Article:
LONDON (AP) — As Brexit enters its endgame, the big divide is not between the U.K. and the European Union, but between Britain’s government and its Parliament.
Since Britain and the EU struck a divorce deal late last year, the U.K.’s executive and legislature have been at war, with Prime Minister Theresa May struggling to win Parliament’s backing for the deal ahead of a vote next week, and lawmakers battling to grab control of the Brexit process.
A series of heated debates and stunning government defeats has made for high political drama — and destabilized a country without a formal written constitution, whose democracy rests on centuries of accumulated laws, precedents and conventions.
As lawmakers held a second day of rancorous debate on the Brexit deal on Thursday, London School of Economics professor Iain Begg said Britain is “getting very close” to a constitutional crisis.
“It’s pretty clear that if Theresa May loses the vote next week, we don’t actually know what happens next,” Begg said. “And that’s beyond political.”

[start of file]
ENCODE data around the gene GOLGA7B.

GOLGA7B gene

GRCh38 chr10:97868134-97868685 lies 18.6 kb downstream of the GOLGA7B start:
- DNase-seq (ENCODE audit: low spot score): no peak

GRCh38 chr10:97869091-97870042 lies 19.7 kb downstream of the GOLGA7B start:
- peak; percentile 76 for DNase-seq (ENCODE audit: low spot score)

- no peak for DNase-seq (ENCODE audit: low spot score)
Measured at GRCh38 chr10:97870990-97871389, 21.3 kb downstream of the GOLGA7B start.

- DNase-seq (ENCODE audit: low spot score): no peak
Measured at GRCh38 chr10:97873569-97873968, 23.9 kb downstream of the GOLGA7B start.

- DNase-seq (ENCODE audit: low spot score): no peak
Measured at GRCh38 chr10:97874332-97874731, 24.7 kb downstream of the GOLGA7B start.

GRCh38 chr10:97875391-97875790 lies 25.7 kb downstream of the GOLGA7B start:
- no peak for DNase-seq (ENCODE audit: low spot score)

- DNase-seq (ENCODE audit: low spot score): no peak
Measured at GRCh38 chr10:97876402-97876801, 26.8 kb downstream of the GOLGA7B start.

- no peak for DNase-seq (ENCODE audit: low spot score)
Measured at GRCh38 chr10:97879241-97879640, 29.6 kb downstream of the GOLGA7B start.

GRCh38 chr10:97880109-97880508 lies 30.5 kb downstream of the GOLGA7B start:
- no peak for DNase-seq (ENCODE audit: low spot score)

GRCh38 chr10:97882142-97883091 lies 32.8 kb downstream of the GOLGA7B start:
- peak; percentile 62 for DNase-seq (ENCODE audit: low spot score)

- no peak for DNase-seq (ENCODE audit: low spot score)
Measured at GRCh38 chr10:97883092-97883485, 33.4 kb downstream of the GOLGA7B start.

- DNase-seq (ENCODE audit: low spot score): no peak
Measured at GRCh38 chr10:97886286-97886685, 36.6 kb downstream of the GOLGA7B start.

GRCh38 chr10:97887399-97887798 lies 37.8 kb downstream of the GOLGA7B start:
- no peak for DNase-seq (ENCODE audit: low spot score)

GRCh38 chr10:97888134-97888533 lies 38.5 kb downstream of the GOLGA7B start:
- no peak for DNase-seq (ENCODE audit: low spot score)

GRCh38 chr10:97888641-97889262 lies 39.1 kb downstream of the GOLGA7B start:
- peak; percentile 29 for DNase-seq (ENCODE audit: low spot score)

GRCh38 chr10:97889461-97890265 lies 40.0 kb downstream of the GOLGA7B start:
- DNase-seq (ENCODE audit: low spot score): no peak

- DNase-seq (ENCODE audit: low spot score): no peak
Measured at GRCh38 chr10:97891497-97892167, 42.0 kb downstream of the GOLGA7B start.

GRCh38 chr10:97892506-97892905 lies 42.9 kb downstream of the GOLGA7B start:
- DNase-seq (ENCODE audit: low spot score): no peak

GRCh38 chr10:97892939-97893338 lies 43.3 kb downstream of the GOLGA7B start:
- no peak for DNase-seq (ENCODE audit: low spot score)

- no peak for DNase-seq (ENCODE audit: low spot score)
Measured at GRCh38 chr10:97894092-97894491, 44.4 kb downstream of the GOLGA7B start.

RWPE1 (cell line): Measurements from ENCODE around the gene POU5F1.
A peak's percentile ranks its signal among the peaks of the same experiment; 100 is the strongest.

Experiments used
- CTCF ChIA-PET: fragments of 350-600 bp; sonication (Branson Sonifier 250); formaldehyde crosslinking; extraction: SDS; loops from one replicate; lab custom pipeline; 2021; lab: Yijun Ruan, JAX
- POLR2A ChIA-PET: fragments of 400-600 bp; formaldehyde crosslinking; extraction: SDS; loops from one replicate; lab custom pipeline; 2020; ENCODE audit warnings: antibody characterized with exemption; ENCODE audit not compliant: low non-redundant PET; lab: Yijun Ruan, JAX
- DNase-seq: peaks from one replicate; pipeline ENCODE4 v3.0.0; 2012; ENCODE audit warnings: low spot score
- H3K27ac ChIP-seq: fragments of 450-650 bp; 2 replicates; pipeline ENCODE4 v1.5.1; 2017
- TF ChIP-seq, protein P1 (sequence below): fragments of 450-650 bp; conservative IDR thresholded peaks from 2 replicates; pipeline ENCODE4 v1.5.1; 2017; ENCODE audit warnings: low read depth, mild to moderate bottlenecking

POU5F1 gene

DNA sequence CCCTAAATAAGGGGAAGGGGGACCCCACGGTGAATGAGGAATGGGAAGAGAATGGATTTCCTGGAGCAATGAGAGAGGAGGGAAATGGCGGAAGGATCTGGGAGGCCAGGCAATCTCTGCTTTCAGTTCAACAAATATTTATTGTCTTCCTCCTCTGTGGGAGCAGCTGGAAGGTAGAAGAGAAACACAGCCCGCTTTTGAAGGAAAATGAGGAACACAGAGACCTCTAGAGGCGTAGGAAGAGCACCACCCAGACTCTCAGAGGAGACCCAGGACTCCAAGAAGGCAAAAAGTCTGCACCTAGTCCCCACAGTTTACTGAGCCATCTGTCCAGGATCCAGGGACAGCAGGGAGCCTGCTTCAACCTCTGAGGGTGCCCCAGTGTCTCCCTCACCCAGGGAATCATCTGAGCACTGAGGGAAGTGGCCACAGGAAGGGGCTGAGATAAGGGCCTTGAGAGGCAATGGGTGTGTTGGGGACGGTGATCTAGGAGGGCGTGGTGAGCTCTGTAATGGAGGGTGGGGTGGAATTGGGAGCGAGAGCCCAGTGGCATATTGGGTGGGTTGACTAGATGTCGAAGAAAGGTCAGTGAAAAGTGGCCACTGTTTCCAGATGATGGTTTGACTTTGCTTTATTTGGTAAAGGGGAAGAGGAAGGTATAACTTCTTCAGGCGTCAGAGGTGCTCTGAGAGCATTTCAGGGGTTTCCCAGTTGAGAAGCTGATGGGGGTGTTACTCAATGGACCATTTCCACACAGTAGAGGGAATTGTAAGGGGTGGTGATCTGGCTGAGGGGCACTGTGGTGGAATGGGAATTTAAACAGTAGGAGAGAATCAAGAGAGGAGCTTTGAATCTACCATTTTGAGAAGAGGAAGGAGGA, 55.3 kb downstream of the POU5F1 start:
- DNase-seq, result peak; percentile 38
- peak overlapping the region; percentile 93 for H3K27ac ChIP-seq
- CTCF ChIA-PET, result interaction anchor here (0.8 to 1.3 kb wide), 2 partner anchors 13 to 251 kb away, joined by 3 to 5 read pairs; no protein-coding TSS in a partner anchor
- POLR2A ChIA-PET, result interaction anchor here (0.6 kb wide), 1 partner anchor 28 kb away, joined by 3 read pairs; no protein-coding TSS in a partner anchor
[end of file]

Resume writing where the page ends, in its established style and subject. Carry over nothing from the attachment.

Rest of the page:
The divorce agreement lays out the terms of the U.K.’s departure from the EU on March 29 and sets the framework for future relations. It was sealed by Britain and the EU in November — a milestone that should have set the U.K. on the road to an orderly exit.
But it has displeased both sides of Britain’s Brexit divide. Many lawmakers who back leaving the EU say it leaves the U.K. tethered to the bloc’s rules and unable to forge an independent trade policy, while pro-Europeans argue it is inferior to the frictionless economic relationship Britain currently enjoys as an EU member.
May postponed a vote on the agreement in December to avert a crushing defeat, and signs suggest the House of Commons will reject the deal in a rescheduled vote on Tuesday.
An already fractious Brexit debate turned feverish Wednesday when lawmakers passed an amendment forcing the government to come back to Parliament with a new plan within three working days of the deal being rejected.
Pro-Brexit lawmakers said the amendment should not have been allowed. They accused Commons Speaker John Bercow, who is supposed to be the impartial arbiter of House rules, of tearing up parliamentary precedent and siding with anti-Brexit legislators.
Conservative legislator Crispin Blunt said it appeared to many “that the referee is no longer neutral.” Another Conservative, Adam Holloway, accused Bercow of having a rude anti-Brexit sticker on his car. (Bercow replied that the car, and the sticker, belonged to his wife).
Britain’s lively and partisan newspapers also weighed in. “Out of order,” blared the Daily Mail, while the tabloid Sun branded Bercow the “Speaker of the devil.”